PHILADELPHIA - It’s been nine years since the Phillies last made the Major League Baseball playoffs and during that span of ineptitude, they have not had a winning record, managing to achieve just truly average only twice when they went 81-81 in 2012 and 2019.
The Eagles, on the other hand, have had five winning records in those same nine seasons, with four playoff trips, and a Super Bowl title.
It was no wonder that so many summer nights at Citizens Bank Park the past nine years, the Phillies were serenaded with chants of E-A-G-L-E-S.
On Monday night came a different kind of chant.
With not much to cheer about in a desultory 2-0 loss to the San Francisco Giants that, not so shockingly left the Phillies at .500 with an 8-8 record so far in April, the chants began: “Fire Howie.”
No last name needed, but just in case you don’t know, that would be Roseman, the Eagles’ longtime general manager. The ultimate survivor of three head coaching changes, from Andy Reid to Chip Kelly to Doug Pederson, and of a washout 2017 draft class, which only the first-round pick, Derek Barnett, remains.
There is anger toward the GM that hasn’t existed during his long run in Philadelphia.
The only way he can turn things around is to hit a home run. Make it a grand slam.
What does a grand slam look like?
How about a draft that looks like 2012 when the Eagles traded up to land Fletcher Cox and followed that up by taking Mychal Kendricks, Vinny Curry, Nick Foles, and Brandon Boykin, with Bryce Brown coming in the seventh round?
That was Andy Reid’s final season and he still retained final control of personnel decisions, but Roseman was given more control over the process that year.
How about a 2013 draft that delivered Lane Johnson, Zach Ertz, Bennie Logan, and, in the seventh round, Jordan Poyer, who was released here, but has become a star in Buffalo?
Even the 2016 draft has to be viewed through a positive prism. Armed with eight picks that year, Roseman came away with Carson Wentz, Isaac Seumalo, and Halapoulivaati Vaitai, with Jalen Mills and Joe Walker coming in the seventh round.
So, what will it take for Roseman to knock this draft out of the park?
How about Patrick Surtain or Jaycee Horn at No. 12 followed by a trade back into the first round to land a WR like Terrace Marshall, Kadarius Toney, or Rashod Bateman?
Or this: Jaylen Waddle or Devonta Smith at No. 12 with a trade back into the first round to land a cornerback like Asante Samuel, Jr., or a pass rusher like Jaelan Phillips or Jayson Oweh?
Boom. You can hear Harry Kalas screaming, “Outta Here,” from the heavens.
The home run trot can’t end at home plate, though.
Roseman has to find gems later in a draft where it could be difficult to do so given the pandemic’s squeeze on the 2020 college season and its players.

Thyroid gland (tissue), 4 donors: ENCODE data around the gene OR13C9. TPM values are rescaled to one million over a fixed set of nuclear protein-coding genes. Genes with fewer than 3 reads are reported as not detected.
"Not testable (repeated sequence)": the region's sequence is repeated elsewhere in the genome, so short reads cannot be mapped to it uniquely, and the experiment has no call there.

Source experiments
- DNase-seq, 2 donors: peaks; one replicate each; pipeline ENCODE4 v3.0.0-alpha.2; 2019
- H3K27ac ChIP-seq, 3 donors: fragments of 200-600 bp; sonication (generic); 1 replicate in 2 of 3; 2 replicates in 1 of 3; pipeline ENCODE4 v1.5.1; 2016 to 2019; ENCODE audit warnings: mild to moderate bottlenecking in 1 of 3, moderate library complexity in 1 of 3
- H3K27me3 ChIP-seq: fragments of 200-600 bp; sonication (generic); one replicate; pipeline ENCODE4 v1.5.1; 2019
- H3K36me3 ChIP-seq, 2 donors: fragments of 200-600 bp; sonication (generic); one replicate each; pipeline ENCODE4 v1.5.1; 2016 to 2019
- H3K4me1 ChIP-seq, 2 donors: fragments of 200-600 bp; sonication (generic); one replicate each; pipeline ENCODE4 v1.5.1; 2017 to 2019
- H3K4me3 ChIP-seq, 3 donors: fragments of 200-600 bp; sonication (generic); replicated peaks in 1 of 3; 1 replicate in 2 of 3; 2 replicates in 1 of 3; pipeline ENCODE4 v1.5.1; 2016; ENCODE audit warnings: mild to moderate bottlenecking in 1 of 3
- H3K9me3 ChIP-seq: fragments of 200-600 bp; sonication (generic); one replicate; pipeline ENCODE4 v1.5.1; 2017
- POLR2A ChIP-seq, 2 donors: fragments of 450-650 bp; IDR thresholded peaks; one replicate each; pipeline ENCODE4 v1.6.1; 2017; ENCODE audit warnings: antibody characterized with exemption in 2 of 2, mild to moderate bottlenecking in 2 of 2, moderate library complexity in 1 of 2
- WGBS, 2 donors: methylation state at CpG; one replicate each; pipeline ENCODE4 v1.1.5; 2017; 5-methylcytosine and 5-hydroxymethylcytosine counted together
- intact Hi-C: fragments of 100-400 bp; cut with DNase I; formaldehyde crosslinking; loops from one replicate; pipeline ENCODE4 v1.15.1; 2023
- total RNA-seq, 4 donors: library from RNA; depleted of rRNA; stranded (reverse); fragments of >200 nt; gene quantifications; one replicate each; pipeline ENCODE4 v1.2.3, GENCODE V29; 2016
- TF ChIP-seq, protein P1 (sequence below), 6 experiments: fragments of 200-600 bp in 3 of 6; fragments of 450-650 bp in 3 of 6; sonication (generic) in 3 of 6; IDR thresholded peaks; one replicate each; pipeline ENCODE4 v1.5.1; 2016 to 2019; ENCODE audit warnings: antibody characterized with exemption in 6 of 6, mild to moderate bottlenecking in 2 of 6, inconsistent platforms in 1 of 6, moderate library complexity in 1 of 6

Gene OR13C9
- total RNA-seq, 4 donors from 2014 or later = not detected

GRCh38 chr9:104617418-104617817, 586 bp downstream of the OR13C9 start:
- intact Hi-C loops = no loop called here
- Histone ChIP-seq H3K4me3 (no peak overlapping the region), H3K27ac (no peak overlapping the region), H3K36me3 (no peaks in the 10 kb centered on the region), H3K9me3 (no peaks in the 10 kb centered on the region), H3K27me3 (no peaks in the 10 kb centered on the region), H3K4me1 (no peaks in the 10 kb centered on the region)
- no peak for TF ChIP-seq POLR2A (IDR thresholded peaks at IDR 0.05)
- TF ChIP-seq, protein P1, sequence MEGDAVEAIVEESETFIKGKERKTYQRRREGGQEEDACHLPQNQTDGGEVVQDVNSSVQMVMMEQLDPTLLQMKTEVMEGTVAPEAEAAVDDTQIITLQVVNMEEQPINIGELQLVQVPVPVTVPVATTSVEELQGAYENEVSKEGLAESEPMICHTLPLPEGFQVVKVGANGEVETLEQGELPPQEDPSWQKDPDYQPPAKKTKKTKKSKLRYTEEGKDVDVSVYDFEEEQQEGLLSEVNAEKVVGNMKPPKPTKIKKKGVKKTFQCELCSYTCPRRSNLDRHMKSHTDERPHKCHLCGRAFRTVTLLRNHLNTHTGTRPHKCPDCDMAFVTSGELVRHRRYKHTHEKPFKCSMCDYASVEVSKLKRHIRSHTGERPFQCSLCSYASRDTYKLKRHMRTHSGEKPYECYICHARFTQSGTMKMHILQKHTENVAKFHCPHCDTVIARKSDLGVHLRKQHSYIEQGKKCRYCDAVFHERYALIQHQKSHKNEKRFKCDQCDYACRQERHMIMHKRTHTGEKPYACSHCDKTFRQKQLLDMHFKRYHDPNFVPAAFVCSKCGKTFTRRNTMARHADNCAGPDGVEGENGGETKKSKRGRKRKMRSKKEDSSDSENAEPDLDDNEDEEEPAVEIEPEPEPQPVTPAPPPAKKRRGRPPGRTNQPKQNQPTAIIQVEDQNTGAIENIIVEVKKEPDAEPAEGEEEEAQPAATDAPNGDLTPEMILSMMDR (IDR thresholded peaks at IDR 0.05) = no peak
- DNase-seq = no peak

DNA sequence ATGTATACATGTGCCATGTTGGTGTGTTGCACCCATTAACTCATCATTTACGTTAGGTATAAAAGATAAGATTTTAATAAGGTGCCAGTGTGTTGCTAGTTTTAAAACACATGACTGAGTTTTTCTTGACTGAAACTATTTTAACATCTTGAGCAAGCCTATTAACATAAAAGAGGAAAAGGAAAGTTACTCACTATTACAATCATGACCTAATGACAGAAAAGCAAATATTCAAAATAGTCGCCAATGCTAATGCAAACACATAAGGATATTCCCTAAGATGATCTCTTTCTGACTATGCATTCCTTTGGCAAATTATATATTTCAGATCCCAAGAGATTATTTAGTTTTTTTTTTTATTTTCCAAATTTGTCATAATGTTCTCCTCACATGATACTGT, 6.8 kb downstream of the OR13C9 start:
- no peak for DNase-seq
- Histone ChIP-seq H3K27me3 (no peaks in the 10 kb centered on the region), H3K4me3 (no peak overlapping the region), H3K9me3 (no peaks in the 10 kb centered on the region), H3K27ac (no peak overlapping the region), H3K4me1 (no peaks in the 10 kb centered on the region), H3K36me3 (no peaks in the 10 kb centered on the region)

Asked about not having the annual NFL Scouting Combine this past February due to COVID-19, former NFL GM and current host of a SiriusXM NFL Radio program, Mike Dominik said on Monday that he believes teams will have a more conservative mentality on drafting players they don’t know much about their character.
“The kids who come out of school who have done right or made good choices or whatever you want to say, I think are the ones you’ll be able to push up the board or have the confidence to take in the fourth or fifth round,” said Dominik. “And I think you’ll see flyers in the seventh round, seventh will be workout warriors, guys you’re not sure about the medicals, but you can take and if they don’t have the medical to survive, we’ll move on.
“Maybe look for those guys with really good workout numbers, maybe some of these smaller schools, we don’t have a medical on him, everything sounds good so we’re just going to take him because he has too good of athletic numbers.”
Nevertheless, Roseman has two third-round picks and must hit a two-run shot by going with Payton Turner then Jevon Holland – a pass rusher and safety. Whether he gets them in the third round or moves up to take one. Be aggressive, but then get it right, and these two feel right.
Roseman has 11 picks and not all will be home runs, but he has to get starters now and immediate contributors with more than 50 percent of them.
What he can’t do is overreach for a defensive lineman, like a Christian Barmore or Kwity Paye. If he wants to do that, then maybe trade back a couple of spots.
Whatever he does, he must knock one into the second deck with the bases loaded. Then follow up with another home run.
It’s the only way to silence the “Fire Howie” chants, and maybe even that won’t be enough.
It would, however, be a start.
Ed Kracz is the publisher of SI.com’s EagleMaven and host of the Eagles Unfiltered Podcast. Check out the latest Eagles news at www.SI.com/NFL/Eagles and please follow him on Twitter: @kracze.